Thursday, March 29, 2012
“Market” isn’t the most precise word for what’s coming to The Independent, a mixed-use building in Sand City, the first Thursday of every month. But since “experimental convergence of local food, drink, art, music and miscellany” is a mouthful, market may have to do.
Developer Patrick Orosco, owner of The Independent, describes the event’s blueprint. Indoors: organic produce, flowers and nursery plants from local small farmers. Packaged foods like dried fruits and nuts, jams and honey. Meats and seafood from local ranchers and fishermen. Artisan crafts and a kids’ corner. A veggie valet allowing shoppers to drop off their bags while they grab a drink or dance. Outside: hot food stands, food trucks and bike parking. Entertainment: Four hours of music by a live DJ, local art and short films.
Because the market is happening on private property, 21-and-over shoppers can browse with beer from Post No Bills, the craft beer house in The Independent, and wine.
Each monthly market will feature a different nonprofit partner; Henry Miller Memorial Library is the first. The April event will include a pop-up bookstore selling titles and vinyl from the library’s Big Sur headquarters, and a slideshow on its history.
“A lot of people have heard of Henry Miller Library but never get down to Big Sur,” HMML Director Magnus Toren says. “Now we’re coming to you.”
Toren also hopes the library’s presence will bring in a little cash to offset the costs of a looming improvement project. The library is under pressure from the county Health Department to add an additional bathroom to accommodate the crowds that attend the concerts, festivals, film screenings and other events on the property. The financial burden lies solely with the library foundation, since former landowner Big Sur Land Trust handed over the title last month.
“It’s a lot of money. I’m a little bit freaked out,” Toren says. “[But] the library has a lot of support.”
From 8-10pm, Toren will screen shorts from the Big Sur International Film Festival in The Independent Gallery. The event (and the popcorn) are free, but Toren is requesting donations to help pay for the septic upgrade.
In line with that theme, Orosco plans to feature Big Sur artists and DJing by Big Sur Spirit Garden’s Jayson Fann. “It’s becoming an in-town celebration of some of the hidden secrets of Big Sur,” he says.
Future markets will bring other monthly themes reflected in live music and art curated by creative partners. “The idea is that the art is a moving showcase with a distinct flavor each time,” Orosco says. “We’re describing The Independent Marketplace as an experiment in food, drink, art and culture.”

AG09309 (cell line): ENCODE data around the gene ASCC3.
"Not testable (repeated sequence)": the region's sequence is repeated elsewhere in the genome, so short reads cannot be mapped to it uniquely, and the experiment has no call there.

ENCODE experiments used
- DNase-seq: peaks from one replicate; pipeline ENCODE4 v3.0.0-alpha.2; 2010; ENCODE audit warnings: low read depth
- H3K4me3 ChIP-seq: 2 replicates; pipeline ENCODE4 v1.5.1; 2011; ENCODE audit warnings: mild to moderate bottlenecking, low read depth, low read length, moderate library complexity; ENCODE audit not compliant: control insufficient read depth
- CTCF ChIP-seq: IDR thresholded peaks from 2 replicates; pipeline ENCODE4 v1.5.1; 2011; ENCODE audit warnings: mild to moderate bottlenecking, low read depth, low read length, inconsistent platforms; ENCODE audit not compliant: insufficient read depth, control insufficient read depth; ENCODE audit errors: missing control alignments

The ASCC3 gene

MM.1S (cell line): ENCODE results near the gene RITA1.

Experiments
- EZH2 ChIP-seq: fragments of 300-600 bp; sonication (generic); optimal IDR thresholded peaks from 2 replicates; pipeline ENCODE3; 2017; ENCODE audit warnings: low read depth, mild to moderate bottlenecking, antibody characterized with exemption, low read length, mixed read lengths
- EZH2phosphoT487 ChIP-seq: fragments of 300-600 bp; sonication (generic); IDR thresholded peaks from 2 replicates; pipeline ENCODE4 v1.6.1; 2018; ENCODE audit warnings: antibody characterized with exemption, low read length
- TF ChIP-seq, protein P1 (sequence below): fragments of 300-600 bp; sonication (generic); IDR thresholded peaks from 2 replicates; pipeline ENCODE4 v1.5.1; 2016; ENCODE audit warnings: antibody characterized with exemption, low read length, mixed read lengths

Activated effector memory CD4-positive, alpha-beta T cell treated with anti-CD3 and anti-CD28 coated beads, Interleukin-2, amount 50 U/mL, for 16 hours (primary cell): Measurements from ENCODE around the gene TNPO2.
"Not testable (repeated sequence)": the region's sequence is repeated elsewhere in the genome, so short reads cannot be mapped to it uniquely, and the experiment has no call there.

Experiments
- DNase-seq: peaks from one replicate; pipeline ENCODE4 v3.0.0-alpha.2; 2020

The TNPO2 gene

At a special Sand City City Council meeting March 23, with two members recusing themselves because they live within 500 feet of The Independent, the council voted 3-0 to approve the market’s conditional use permit.
But the permit only covers a one-time event. It requires compliance with the state Department of Alcoholic Beverage Control, a police-approved security plan and an after-market meeting with the police department. “If there are no problems, we would probably go through the same process for the long-term permit,” Associate Planner Chuck Pooler says.
Orosco admits the market may not shake out exactly as envisioned: “Being the first event, we’re not expecting it to be as polished. We throw this out there, and whatever seems to fit and arouses the most excitement is the way we go.”
Orosco’s hype hasn’t always played out. A planned farmers market at his City Center development in Seaside a few years back never materialized. “Before I knew anything about farmers markets, I was under the misimpression that it could be a profit source,” he says.
Like City Center, The Independent has been slow to fill up. But Orosco says this market has a more winning plan, including a lower fee structure for vendors. Another goal: attracting tenants to help foster Sand City’s creative culture.
“We haven’t been marketing the space actively at all,” he says. “I want people to understand why they would come to Sand City and what the vision is before I convince them to pay rent.”
Marketplace Coordinator Todd Champagne, who co-founded Pacific Grove-based Happy Girl Kitchen, says he’s drawing on years of experience at farmers’ markets. “The style we’re trying to bring is a mini-monthly food festival,” he says. “Think the foundation of a farmers market with the social addition of good, hot food; beer and wine bars; live music and a kids’ zone with ample rest areas, so people aren’t breezing through like they’re doing their chores. We want people to feel this is a party.”
The Independent Marketplace kicks off Thursday, April 5, and returns every first Thursday of the month. 4-9pm. Free. The Independent, 600 Ortiz Ave., Sand City.